I am a Catholic who (oddly enough) dedicates his life to helping Catholic nonprofits, religious orders, schools, parishes, and apostolates raise funds.
Strange vocation, I know.
However, I’m not your typical fundraiser because I try as best as possible to fundraise the way the saints have done.
Yes, I know, that’s even stranger.
I also focus heavily on applying Church teaching – for example, Catholic Social Teaching and the Catechism – into everything I do.
In fact, when you scrub through my website, you’ll find article after article about how our different saints fundraised. To a name a few, I’ve written how Saint Ignatius of Loyola, Saint Paul, Saint John the Almsgiver, a Franciscan friar living in South America, a parish priest, and even King David, chose to fundraise. I even tried to learn how Jesus approached the sensitive topic of asking for donations.
So when a friend asked me to review how Mother Teresa fundraised, he stumped me. After reading a few pages from the book, Conversations with Mother Teresa, I came across a serious problem.
As you know, Mother Teresa was a maverick when it came to the vow of poverty while founding a religious order of 5,000 strong. Given her complete commitment to Providence and poverty, we need rock-solid faith to fundraise like her without being completely overwhelmed by anxiety every morning.
Sounds next to impossible, am I right?
While Mother Teresa’s approach is a bold way to go about living, isn’t this a defining characteristic of a saint?
I’ve taken the challenge to follow Mother Teresa’s footsteps with regards to spreading the Gospel, particularly when you do require people’s financial support. If you’re interested in taking that road too, here are four challenges worth following when it comes to fundraising.
Challenge #1 – Make suffering your primary resource
The common objective of any fundraising campaign is to ask people for financial support. Mother Teresa doesn’t follow this convention. Instead of making money her number request, she takes a radically different approach by asking people for their suffering.
This may seem bizarre at first glance, but it makes complete sense.
You may have seen fundraising campaigns that ask you to sponsor a priest or a project with a financial contribution. Mother Teresa would take a different approach. Instead of asking for financial support from someone, she would assign a sick or physically challenged person to each religious sister and ask them to offer their suffering and prayer for that sister.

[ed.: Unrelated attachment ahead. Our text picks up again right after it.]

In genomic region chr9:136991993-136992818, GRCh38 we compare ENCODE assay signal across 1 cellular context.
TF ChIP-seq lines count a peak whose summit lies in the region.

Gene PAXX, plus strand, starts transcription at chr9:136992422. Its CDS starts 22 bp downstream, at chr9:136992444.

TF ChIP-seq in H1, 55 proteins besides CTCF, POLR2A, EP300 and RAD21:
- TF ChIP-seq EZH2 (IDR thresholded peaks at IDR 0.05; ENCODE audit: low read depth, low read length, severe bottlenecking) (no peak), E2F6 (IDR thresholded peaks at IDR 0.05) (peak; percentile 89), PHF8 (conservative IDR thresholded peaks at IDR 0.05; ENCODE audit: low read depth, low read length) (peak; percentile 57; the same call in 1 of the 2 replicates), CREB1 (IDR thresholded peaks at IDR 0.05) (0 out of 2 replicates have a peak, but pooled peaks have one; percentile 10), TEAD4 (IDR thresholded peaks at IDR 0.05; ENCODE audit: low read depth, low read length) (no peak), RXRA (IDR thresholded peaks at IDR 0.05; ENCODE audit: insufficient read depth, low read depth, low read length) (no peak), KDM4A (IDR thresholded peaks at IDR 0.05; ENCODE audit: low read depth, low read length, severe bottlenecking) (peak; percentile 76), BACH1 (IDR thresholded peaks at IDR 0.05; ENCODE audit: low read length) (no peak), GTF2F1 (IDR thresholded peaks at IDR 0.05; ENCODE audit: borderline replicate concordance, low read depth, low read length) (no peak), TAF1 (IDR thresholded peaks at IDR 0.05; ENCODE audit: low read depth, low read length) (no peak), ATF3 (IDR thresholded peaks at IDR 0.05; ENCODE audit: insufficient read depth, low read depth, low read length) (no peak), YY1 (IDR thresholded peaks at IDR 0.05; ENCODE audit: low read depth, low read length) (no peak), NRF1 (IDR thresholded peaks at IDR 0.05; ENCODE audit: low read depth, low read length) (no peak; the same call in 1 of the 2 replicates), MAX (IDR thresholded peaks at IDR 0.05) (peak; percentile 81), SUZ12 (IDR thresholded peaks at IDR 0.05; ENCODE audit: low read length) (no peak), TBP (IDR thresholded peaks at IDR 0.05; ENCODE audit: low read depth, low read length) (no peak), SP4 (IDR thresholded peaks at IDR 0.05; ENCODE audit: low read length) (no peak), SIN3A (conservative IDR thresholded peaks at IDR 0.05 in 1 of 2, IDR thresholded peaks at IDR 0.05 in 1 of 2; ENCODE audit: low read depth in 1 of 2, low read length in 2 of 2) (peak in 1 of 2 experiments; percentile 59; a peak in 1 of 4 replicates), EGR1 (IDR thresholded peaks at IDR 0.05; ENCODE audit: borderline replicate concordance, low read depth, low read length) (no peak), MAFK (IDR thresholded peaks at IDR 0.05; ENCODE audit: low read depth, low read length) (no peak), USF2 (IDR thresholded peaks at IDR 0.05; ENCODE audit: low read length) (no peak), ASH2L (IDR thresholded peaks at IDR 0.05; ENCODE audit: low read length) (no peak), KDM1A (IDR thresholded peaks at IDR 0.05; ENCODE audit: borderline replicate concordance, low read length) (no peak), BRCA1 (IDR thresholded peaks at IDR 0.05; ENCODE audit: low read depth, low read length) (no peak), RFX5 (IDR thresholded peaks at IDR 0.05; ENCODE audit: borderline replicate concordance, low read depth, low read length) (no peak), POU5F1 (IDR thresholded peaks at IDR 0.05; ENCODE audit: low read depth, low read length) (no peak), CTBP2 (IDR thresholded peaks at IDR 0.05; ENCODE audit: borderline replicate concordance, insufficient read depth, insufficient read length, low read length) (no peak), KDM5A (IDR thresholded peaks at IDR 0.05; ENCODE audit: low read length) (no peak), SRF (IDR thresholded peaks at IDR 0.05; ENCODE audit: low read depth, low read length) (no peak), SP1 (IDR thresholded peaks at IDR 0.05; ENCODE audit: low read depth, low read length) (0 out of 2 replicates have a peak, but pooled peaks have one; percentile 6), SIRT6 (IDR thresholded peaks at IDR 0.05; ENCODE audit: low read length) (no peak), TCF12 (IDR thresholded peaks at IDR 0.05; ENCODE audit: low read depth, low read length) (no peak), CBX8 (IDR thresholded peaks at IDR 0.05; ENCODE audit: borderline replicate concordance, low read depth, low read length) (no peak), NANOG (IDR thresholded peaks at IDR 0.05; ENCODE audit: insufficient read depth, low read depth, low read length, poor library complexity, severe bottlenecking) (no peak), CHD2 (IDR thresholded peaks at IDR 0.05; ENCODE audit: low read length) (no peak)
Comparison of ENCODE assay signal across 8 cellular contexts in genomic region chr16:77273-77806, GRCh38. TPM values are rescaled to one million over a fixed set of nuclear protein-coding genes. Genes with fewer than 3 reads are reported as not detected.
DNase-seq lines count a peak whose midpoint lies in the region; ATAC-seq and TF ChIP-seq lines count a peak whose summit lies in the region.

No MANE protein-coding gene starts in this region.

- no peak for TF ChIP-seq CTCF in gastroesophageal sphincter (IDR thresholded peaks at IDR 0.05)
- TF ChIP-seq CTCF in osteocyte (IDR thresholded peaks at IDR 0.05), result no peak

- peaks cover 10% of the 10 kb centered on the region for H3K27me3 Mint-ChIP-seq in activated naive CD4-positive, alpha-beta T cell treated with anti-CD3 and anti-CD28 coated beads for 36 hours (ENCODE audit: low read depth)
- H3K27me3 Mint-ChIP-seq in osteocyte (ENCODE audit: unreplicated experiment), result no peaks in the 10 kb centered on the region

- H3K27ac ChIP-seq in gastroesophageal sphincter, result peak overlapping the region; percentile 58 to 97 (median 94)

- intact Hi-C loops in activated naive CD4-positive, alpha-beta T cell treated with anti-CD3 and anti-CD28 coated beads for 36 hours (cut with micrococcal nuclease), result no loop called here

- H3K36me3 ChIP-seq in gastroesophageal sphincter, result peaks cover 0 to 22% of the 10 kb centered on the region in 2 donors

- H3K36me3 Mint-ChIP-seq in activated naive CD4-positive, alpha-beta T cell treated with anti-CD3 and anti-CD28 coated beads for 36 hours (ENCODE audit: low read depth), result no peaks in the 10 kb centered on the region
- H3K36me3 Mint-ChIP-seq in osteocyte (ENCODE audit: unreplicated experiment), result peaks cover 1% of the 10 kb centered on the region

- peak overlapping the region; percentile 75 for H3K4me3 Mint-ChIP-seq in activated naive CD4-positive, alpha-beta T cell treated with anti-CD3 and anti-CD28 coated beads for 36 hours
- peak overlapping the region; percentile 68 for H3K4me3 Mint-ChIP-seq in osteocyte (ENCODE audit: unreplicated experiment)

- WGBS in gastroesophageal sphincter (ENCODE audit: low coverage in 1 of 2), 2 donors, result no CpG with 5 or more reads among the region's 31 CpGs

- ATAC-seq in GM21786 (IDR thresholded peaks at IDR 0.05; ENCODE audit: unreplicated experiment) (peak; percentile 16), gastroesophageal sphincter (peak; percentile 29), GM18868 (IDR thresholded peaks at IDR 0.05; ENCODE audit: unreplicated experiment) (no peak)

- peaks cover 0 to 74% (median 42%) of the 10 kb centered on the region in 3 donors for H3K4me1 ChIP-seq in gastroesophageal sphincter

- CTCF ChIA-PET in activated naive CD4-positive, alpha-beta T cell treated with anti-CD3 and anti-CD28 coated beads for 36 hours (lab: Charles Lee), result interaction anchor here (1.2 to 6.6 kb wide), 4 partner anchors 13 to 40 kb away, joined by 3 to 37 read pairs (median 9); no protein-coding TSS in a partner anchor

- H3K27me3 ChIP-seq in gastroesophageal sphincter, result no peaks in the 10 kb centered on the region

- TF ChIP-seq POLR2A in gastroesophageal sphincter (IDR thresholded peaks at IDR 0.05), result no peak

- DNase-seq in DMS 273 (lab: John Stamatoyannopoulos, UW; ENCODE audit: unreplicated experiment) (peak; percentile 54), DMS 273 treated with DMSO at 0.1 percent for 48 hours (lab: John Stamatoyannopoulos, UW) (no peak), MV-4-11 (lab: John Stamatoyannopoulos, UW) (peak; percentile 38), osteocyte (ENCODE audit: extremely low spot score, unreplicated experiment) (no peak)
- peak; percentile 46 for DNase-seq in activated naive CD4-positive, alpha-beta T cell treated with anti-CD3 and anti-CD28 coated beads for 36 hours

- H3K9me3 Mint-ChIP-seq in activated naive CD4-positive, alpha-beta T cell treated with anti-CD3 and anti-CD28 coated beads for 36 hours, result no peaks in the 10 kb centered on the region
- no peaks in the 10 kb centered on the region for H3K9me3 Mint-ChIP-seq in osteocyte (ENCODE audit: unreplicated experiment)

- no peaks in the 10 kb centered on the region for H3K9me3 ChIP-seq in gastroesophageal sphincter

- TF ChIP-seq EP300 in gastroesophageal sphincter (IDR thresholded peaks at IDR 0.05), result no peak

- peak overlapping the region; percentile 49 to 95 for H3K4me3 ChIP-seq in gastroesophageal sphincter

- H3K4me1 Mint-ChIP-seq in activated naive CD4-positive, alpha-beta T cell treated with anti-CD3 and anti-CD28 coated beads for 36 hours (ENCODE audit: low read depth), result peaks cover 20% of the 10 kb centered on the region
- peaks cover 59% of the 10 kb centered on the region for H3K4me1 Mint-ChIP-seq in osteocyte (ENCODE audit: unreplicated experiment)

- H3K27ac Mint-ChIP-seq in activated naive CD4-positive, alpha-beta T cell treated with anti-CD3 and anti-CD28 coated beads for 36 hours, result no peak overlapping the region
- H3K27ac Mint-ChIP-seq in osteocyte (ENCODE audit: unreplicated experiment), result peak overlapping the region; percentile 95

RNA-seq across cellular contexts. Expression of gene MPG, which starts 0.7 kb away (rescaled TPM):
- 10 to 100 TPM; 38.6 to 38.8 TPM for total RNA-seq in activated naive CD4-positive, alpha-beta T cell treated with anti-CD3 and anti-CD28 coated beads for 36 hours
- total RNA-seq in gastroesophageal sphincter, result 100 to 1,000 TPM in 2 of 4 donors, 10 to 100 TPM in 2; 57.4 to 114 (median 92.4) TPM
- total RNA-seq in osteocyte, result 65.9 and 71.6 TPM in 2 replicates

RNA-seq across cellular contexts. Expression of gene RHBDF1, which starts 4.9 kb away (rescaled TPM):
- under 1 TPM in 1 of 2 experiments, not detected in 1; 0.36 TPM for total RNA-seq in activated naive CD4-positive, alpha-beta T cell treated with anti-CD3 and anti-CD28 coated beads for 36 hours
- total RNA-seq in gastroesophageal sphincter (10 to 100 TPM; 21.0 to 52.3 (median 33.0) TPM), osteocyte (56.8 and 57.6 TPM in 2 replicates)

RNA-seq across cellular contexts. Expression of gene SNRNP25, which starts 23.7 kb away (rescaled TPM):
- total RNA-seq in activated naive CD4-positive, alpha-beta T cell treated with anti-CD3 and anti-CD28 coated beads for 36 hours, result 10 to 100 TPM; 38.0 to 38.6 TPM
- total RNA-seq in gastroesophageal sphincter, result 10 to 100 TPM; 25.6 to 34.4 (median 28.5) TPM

Mother Teresa said:
“The people I consider the greatest co-workers for myself and the sisters are the sick who offer their suffering to God for us. Each handicapped and sick person adopts one sister and offers his or her prayer and suffering for that sister.”
Challenge #2 – Don’t accept government funding
Mother Teresa admitted that a lot of money was needed to keep all the activities of the Missionaries of Charity going. Her army of 5,000 religious sisters operates in more than 700 houses across more than 100 nations. The sisters are responsible for hundreds of thousands of people who must be housed, fed, clothed, and cared for medically.
In line with trusting Providence, she did not accept fixed assistance – no loans, no stipends, no subsidies. Her approach to donations was to trust Providence to send offerings, alms, and small gestures of love from thousands of people.
This makes complete sense as governments and NGOs (Non-governmental organizations such as UNICEF) often demand Catholics to limit the faith aspect of their work in exchange for funds. Instead of compromising your faith for donations, I suggest you rely more on Providence that donors will come.
Just as Mother Teresa did:
“I rely on prayer. We want to perform the work of the Lord, and He has to think about the means for us to do that.”
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Challenge #3 – Take a vow of poverty
We live in a materialistic world that seduces us with thinking that we need one amenity after another. We depend on our car to get us places, energy to keep us warm or cool, a job to pay the bills, a home to keep us safe, and countless subscriptions to keep us informed and entertained. We even depend on our holidays to keep us relaxed.
Then, when it comes to our Catholic causes, we depend on donors to keep us moving forward.
Mother Teresa didn’t live like this.
She believed that Providence takes care of everything which is why the Missionaries of Charity take a vow of poverty and possess nothing. They do not have an income, a steady revenue, or any stipends. Instead, they live by the charity that they provide rather than by the charity of others.
While we may not think to live a life of complete poverty like Mother Teresa is a viable option, we can take steps to reduce our dependence on material goods by depending more on the charity we offer others. This means reducing the costs of things you may not really need and increasing your level of care, support, and involvement among donors, volunteers, and prospects.
Mother Teresa’s advice to all fundraisers
Mother Teresa said, “Poverty is our safeguard.” She lived by this motto because she did not want to start by serving the poor and gradually slide into serving the rich, as has happened to other religious congregations.
Therefore, as you plan your next fundraising campaign, I challenge you to consider how Mother Teresa went about asking for support.
You have to admit, her style worked, right?
It may have been difficult, but isn’t fundraising already difficult? So why not follow a saint’s approach and consider heeding Mother Teresa’s own famous words:
Question: How will you change your fundraising so that you rely more on Providence? You can leave a comment by clicking here.